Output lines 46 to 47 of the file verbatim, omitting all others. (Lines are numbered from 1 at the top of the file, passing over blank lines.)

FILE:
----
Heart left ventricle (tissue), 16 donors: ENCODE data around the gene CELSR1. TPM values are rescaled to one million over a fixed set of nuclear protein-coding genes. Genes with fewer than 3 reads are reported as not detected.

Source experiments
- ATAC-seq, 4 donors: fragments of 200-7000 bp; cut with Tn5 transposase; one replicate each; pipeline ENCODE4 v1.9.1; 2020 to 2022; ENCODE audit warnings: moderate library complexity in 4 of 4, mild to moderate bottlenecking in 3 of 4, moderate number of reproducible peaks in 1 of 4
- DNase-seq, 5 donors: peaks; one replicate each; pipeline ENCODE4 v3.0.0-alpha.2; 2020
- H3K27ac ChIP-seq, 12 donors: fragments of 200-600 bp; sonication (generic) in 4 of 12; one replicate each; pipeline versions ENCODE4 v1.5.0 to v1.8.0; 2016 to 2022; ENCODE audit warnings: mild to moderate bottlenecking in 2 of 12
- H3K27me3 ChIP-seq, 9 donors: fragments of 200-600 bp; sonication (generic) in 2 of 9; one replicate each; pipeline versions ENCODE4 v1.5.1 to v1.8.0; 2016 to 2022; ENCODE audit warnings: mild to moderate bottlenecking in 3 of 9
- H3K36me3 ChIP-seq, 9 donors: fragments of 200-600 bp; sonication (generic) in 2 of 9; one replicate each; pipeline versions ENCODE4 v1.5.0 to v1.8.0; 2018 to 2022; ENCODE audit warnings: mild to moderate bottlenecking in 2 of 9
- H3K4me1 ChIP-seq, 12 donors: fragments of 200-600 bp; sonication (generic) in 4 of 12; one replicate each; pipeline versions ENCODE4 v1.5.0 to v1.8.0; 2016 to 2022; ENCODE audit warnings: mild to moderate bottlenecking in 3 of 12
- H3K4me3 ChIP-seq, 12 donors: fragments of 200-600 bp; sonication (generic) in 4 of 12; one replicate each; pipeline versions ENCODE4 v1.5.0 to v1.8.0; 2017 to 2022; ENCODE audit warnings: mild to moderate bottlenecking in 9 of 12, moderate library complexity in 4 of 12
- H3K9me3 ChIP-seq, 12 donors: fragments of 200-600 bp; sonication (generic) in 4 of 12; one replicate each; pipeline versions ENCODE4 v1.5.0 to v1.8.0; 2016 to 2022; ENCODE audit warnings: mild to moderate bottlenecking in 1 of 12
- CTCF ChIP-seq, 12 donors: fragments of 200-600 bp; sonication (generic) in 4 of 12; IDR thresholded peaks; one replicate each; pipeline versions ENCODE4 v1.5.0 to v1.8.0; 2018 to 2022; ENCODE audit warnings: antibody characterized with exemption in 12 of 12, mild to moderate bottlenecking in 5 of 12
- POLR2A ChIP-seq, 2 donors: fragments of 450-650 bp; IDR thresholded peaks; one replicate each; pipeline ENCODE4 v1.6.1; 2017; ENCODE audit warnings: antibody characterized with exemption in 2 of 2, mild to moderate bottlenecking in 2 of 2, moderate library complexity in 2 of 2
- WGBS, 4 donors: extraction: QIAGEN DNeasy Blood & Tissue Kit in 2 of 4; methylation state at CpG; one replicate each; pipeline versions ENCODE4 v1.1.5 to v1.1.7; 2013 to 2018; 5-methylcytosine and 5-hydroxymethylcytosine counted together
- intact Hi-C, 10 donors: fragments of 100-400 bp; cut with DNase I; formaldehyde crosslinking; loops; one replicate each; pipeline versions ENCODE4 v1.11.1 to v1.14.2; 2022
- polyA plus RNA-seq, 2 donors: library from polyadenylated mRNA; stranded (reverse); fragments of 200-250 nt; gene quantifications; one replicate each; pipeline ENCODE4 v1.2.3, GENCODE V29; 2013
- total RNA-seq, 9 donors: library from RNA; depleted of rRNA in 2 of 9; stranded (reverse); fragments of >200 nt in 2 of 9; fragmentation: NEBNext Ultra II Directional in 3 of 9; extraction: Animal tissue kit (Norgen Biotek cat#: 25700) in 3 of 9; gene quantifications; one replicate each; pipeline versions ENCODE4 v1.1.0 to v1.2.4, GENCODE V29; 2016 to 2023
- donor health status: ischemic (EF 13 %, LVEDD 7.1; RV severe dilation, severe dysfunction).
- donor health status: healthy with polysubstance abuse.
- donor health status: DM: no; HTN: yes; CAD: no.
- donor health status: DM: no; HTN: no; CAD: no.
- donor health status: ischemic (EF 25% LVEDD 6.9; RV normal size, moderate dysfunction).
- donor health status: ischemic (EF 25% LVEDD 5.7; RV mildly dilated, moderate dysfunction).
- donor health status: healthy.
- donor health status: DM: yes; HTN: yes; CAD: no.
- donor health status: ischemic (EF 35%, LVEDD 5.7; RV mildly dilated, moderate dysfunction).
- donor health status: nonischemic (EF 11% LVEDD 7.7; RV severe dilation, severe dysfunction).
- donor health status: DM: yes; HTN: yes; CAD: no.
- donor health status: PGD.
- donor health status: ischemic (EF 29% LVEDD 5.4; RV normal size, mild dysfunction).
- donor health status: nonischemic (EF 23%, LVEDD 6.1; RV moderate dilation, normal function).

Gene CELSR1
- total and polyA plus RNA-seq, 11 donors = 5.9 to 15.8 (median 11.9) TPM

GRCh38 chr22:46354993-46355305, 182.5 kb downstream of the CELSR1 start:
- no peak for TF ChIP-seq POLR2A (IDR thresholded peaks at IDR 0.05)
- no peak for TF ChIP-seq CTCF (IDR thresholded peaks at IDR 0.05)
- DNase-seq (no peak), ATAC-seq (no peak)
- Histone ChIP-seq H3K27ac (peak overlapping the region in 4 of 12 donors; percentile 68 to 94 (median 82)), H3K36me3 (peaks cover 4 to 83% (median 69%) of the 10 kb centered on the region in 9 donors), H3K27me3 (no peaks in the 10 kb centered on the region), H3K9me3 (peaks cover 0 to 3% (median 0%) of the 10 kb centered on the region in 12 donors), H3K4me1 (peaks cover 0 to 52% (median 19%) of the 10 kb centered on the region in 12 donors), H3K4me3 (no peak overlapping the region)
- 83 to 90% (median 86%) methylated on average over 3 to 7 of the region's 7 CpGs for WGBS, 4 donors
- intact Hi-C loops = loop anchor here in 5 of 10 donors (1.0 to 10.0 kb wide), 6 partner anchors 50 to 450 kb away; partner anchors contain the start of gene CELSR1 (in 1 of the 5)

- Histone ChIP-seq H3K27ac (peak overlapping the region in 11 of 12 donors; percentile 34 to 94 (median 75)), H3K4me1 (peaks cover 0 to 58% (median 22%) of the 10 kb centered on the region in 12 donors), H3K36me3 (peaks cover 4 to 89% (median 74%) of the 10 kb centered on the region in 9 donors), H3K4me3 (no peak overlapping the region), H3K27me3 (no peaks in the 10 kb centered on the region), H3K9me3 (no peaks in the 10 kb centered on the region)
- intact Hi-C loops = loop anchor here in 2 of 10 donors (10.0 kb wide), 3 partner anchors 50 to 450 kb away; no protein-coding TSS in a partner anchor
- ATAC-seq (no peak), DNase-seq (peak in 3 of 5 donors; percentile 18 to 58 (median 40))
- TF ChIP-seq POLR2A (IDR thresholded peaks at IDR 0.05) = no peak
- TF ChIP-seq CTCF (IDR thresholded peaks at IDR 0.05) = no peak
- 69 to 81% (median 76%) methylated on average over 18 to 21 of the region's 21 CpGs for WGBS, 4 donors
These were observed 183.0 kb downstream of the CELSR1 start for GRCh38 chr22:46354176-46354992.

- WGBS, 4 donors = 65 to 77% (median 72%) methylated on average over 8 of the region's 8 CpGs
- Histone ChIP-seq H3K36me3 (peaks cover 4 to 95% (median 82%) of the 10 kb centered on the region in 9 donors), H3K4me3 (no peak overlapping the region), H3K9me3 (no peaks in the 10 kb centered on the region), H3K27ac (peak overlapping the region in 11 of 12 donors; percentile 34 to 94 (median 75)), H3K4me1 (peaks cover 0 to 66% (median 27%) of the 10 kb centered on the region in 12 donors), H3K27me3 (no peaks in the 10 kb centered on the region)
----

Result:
These were observed 183.0 kb downstream of the CELSR1 start for GRCh38 chr22:46354176-46354992.

- WGBS, 4 donors = 65 to 77% (median 72%) methylated on average over 8 of the region's 8 CpGs